Hardcover ISBN: 9780804752510
Starting around 1840, French Jews began to reach out in new ways to Jews elsewhere, especially in North Africa and the Middle East. In describing these activities, they spoke of feelings of solidarité and a mission to bring civilisation to Jews everywhere, a language more meaningful in the French public arena than in Jewish tradition. Far from a remnant of ancient feelings, Jewish solidarity is a modern phenomenon with roots in its inventors' integration into French political culture. Why did acculturation inspire elite French Jews to affirm their Jewishness through international aid? What did their actions mean in the French public sphere, and how did they transform Jewish identity?
In a book that speaks to French historians and Jewish historians alike, Sacred Bonds of Solidarity explores the historical roots of Jewish international aid and the language of "solidarity" that accompanied it. In using this language, French Jews redefined Jewish identity in lasting ways. At the same time, they helped shape state secularism and the "civilizing mission" in French foreign and colonial policy.
About the author
Lisa Moses Leff is Associate Professor of History at American University in Washington, DC.
"In her path-breaking book... Lisa Moses Leff shows that what seems natural today—international Jewish solidarity—emerged out of very specic nineteenth-century circumstances, especially in France... Sacred Bonds of Solidarity is extremely well written and meticulously researched... This story is therefore of interest both to specialists in Jewish history and to French historians more generally."
—H-Net Reviews in the Humanities & Social Sciences
"Leff's analysis rings true and her book has certainly provided a valuable service by elucidating several aspects of both French and Jewish history in the nineteenth century, showing, among other things, that the progress of Jewish emancipation and integration had an important international component, and helping reveal the roots of modern-day Jewish feelings of interconnectedness."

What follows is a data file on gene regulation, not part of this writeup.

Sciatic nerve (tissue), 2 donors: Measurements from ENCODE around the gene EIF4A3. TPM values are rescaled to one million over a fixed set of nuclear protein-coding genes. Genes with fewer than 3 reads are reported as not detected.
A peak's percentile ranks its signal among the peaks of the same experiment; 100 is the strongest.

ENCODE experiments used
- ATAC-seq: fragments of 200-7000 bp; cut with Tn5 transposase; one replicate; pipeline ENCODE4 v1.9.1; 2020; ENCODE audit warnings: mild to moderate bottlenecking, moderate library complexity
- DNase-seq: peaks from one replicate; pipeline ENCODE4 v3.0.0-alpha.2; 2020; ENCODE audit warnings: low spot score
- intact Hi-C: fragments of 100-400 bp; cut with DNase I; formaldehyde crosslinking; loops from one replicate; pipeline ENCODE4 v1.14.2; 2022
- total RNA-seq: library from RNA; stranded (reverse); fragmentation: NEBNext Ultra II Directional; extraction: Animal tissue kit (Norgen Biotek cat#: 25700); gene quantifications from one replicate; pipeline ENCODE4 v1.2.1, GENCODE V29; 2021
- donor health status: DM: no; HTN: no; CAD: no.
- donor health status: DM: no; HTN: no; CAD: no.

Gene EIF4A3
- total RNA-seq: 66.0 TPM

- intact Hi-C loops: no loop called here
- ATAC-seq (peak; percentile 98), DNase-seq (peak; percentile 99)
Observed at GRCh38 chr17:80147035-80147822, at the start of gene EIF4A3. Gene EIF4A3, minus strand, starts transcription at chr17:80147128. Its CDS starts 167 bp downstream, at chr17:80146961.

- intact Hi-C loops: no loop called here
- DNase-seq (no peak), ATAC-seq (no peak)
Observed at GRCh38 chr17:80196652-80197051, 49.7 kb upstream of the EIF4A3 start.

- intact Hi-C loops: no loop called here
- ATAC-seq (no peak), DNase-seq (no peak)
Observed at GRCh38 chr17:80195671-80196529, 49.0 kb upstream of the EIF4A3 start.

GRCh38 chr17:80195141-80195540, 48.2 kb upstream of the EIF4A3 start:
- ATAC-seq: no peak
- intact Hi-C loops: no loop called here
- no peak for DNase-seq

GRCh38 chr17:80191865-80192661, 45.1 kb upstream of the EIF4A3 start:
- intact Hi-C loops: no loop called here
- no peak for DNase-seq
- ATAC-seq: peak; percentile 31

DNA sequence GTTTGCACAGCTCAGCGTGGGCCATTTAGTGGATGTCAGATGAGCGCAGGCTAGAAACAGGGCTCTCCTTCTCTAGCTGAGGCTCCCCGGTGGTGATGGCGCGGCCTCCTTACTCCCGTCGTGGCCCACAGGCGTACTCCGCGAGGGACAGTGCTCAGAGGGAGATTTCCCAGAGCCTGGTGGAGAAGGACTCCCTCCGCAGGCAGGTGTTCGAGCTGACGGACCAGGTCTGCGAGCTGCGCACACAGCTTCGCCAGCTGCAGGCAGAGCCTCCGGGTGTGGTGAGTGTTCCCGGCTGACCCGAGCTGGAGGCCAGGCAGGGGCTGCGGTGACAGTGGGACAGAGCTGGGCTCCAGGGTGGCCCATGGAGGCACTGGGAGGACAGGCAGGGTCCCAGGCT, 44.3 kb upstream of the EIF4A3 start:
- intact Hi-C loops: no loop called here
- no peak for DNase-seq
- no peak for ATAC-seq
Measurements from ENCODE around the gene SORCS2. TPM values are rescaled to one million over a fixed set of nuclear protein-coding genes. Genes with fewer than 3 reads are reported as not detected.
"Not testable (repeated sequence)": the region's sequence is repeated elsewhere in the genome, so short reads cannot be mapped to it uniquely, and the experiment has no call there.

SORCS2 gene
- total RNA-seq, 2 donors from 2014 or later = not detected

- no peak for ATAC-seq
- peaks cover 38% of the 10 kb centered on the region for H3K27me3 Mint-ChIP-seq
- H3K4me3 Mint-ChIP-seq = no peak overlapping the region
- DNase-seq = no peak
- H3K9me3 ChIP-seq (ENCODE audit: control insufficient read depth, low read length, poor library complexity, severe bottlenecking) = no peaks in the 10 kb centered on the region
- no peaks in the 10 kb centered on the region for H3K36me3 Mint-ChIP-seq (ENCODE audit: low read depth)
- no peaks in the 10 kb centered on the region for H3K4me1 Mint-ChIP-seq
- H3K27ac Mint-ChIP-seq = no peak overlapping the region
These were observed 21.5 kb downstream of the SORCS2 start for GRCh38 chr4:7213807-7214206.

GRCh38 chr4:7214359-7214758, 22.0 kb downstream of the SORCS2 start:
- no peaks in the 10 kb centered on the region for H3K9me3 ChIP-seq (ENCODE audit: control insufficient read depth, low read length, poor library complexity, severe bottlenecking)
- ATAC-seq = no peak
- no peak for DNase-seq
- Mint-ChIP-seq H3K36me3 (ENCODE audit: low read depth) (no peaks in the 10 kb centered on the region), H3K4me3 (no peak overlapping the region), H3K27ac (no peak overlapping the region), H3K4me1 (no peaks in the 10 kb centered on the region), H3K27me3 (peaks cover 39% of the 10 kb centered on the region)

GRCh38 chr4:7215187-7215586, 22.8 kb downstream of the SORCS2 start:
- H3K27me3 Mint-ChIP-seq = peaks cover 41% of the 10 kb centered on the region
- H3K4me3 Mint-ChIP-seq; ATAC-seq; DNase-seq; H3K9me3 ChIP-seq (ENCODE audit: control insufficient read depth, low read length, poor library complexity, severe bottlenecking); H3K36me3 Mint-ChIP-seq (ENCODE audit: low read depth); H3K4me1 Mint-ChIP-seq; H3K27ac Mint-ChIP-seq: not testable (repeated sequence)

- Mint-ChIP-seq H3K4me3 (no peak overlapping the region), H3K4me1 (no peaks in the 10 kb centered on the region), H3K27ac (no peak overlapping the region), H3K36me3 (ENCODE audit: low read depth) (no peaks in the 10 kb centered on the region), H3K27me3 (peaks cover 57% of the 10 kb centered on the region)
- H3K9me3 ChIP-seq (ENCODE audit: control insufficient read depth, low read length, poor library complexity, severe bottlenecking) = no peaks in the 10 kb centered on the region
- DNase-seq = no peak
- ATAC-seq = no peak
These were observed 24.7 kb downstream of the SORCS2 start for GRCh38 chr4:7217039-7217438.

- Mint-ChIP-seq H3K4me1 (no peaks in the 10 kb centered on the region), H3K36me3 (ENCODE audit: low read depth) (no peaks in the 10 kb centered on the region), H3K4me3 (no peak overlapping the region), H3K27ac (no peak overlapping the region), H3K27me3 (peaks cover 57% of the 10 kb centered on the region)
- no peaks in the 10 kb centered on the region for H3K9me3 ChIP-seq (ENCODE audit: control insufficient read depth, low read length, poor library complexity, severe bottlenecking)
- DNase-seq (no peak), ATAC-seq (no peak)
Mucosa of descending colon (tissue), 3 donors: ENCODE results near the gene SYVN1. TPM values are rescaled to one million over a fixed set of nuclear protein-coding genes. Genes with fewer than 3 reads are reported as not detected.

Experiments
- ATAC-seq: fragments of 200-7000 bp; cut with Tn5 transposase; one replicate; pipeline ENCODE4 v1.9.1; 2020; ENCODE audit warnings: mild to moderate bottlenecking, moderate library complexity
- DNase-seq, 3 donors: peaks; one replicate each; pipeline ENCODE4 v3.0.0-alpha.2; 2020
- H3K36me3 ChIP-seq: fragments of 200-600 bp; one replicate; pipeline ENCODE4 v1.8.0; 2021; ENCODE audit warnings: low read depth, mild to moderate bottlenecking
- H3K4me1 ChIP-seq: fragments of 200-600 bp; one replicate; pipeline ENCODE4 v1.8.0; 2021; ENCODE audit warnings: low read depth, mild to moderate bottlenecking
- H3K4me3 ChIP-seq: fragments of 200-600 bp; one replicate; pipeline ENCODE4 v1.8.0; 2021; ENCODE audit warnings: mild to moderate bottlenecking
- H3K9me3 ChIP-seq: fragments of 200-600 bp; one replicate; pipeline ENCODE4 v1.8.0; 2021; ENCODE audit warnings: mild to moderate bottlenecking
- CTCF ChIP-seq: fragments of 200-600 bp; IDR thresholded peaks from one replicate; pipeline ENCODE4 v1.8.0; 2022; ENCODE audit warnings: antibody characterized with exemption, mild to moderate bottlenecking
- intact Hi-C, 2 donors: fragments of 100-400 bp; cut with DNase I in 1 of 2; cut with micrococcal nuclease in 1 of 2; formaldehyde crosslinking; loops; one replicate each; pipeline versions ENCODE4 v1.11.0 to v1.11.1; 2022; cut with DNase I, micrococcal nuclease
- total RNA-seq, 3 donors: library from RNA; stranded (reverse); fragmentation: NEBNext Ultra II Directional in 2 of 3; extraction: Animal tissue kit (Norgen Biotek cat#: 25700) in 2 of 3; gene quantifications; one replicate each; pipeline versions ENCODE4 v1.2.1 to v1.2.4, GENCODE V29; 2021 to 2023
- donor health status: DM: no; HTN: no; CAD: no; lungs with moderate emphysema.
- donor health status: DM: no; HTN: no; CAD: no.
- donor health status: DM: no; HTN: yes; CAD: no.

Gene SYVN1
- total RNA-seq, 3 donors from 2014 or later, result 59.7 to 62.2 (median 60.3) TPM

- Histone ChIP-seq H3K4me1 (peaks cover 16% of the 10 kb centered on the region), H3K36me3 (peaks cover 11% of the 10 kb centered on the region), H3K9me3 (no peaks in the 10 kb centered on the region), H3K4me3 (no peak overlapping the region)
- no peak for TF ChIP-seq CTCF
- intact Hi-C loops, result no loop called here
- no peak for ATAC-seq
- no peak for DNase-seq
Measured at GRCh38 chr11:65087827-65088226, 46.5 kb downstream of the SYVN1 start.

—American Historical Review
"This is an exciting and unique contribution to the history of Jewish internationalism. In contrast to an earlier generation of scholars, Leff shows quite convincingly that French Jews did not abandon their Jewishness in order to become integrated French citizens. Rather, they re-conceptualized their Jewishness to reflect the new political and social realities they faced."
—Maud Mandel, Brown University
"This is the story Lisa Moses Leff has to tell, a story of emancipation and religious fellow feeling, and she tells it with lucidity and a deep sympathy for her subject matter...She has recounted a tale of hope and optimism, of a community energized by the prospect of its own emancipation and mobilized to make its contribution to a France itself in the process of transformation."
—Journal of Modern History
"By integrating treatises and works of fiction into her research, Leff successfully illustrates the cause and effect element in the Jewish quest for a political and social role in nineteenth-century France as well as the international stage."